The workers have found three unusual weapons at the Qin site. They are the pi, dao, and shu. The pi is a sickle-shaped, 0.3-meter spearhead on the end of a 3-meter long pole. The dao is a curved sword shaped like a crescent moon. The shu is a narrow, heavy piece of metal, 15 cm long and 2.5 cm across, shaped like a cylinder with a pointed top. It was attached to the top of a long pole. Warriors riding in fast-moving chariots swung shu-like clubs. In Qin times, warriors used them mainly for defensive purposes, not for attack. Warriors would have used such weapons to help protect an important person.
Some musical instruments also appeared in the pits among the warriors and chariots. In ancient times, soldiers used these instruments to guide the army. The sounds of drums told soldiers how and where to move in battle. For example, a single, regular drumbeat signified a steady movement forward. A faster beat or drum-roll meant an attack. The sound of a bell ordered warriors to stop. A repeated ringing signaled a retreat. Directed by these signals, the Qin army operated like a giant machine, each part acting in perfect harmony with the others.
Archaeologists call tomb figures and other buried items mingqi, or “spirit articles”. People placed these items in ancient tombs to recreate a dead person’s earthly life. Putting rare and valuable items in a tomb also showed a ruler’s power and status.
Soon after finding the first horse, the archaeologists also discovered bronze swords, glistening and shining in the sunlight. The wooden parts of the weapons had rotted away long before, but the metal was still as sharp and shiny as it was when these weapons were first made. Some twisted metal pieces were triggers from crossbows. This Terracotta Army must have carried these weapons. What was more amazing was that these weapons did not have any rust on them.
Scientists found that ancient workers had treated the swords’ blades with a coating of salt and chromium. This unusual treatment may have protected the swords from rust. However, research in 2019 showed that the chromium was merely contamination from nearby lacquer, not a means of protecting the weapons. The slightly alkaline pH and small particle size of the burial soil most likely preserved the weapons.
The ruins of elaborate buildings and temples lie all around the tomb area. In ancient times, living people brought food offerings and other gifts to these buildings. Bronze and jade bowls and pots are scattered around the tomb complex. Visitors to the tomb once used these containers to prepare feasts for the dead emperor and his companions.
Earlier, people believed that models became real after the dead person entered into the spirit world. In the afterlife, the image of a thing was as good as the real thing. That must be why Emperor Qin’s workers built and buried this huge army. It could follow the emperor’s spirit and protect him in the next world.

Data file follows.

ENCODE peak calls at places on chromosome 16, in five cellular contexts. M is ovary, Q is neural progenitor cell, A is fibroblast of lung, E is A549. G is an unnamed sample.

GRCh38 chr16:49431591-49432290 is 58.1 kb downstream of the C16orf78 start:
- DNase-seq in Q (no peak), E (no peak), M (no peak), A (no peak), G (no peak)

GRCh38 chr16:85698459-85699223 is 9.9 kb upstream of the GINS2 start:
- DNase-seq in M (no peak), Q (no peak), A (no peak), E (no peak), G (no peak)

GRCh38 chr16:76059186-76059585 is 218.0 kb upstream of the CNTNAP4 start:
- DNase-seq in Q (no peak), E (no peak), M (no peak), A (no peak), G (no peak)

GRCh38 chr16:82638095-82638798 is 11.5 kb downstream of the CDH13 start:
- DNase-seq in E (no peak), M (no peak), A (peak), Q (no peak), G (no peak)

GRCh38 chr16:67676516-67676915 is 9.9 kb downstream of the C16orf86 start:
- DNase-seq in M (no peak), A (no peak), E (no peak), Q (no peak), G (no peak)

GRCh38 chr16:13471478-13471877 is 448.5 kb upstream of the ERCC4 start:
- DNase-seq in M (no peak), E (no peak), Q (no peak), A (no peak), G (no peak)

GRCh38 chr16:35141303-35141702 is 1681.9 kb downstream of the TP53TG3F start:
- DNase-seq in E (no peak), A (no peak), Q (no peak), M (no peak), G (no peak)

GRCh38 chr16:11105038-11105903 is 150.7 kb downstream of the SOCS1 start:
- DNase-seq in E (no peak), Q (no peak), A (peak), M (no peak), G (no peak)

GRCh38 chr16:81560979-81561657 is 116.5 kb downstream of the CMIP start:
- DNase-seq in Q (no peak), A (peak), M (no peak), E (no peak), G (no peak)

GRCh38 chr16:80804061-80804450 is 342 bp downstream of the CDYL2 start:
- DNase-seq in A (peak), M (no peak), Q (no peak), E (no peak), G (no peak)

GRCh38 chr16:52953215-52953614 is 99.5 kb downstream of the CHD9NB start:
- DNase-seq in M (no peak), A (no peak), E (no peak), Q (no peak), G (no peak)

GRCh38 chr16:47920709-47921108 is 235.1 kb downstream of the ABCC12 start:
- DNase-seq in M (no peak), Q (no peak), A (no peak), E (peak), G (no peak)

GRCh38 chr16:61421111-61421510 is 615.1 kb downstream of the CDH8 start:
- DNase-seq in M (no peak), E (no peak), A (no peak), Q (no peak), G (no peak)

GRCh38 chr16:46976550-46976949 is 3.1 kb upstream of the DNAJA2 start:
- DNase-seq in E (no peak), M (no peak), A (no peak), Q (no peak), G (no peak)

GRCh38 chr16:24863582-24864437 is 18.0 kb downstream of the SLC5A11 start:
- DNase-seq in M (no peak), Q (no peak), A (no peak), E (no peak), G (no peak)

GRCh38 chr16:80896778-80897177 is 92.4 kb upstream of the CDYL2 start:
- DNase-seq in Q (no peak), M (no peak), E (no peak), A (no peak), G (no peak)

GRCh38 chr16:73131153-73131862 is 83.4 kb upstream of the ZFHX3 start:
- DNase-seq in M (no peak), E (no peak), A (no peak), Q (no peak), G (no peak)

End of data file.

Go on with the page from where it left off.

In ancient China, when wealthy and important people died, their families and servants were sometimes buried alive along with them. However, the tomb shows that this custom had changed by the time the emperor died. The emperor could easily have ordered the burial of his entire living army. So why didn’t he? He probably needed his warriors alive more than he needed them dead. He hoped they would ensure that the Qin dynasty continued.
What lies beneath Qin Shi Huang’s high burial mound? Is the emperor’s tomb as rich with jewels and gold as legends say? The only way to know for sure is to dig it up. However, doing so could destroy the very things the world has been waiting to see for more than 2000 years.
After more than 40 years, experts are just beginning to understand the full meaning of Qin Shi Huang’s tomb. With each passing year, it becomes clearer that all parts of the complex are connected like the pieces of a puzzle. Each discovery adds to the picture. The pieces show that the vast spirit city was a grand plan by Qin Shi Huang. The emperor and his advisers seem to have designed the complex so that he could enjoy the same luxuries after his death as he had in life.
Meanwhile, fascination with Qin Shi Huang and his Terracotta Army is growing. Whether the emperor was good or bad seems to matter less than his exciting story. History shows that Qin Shi Huang spent much of his life searching for the secret to eternal life. Apparently, he did not find it. Modern investigation shows that his tomb is, indeed, occupied. But the discovery of the First Emperor’s amazing Terracotta Army has made him famous around the world. That fame, in itself, is a kind of immortality.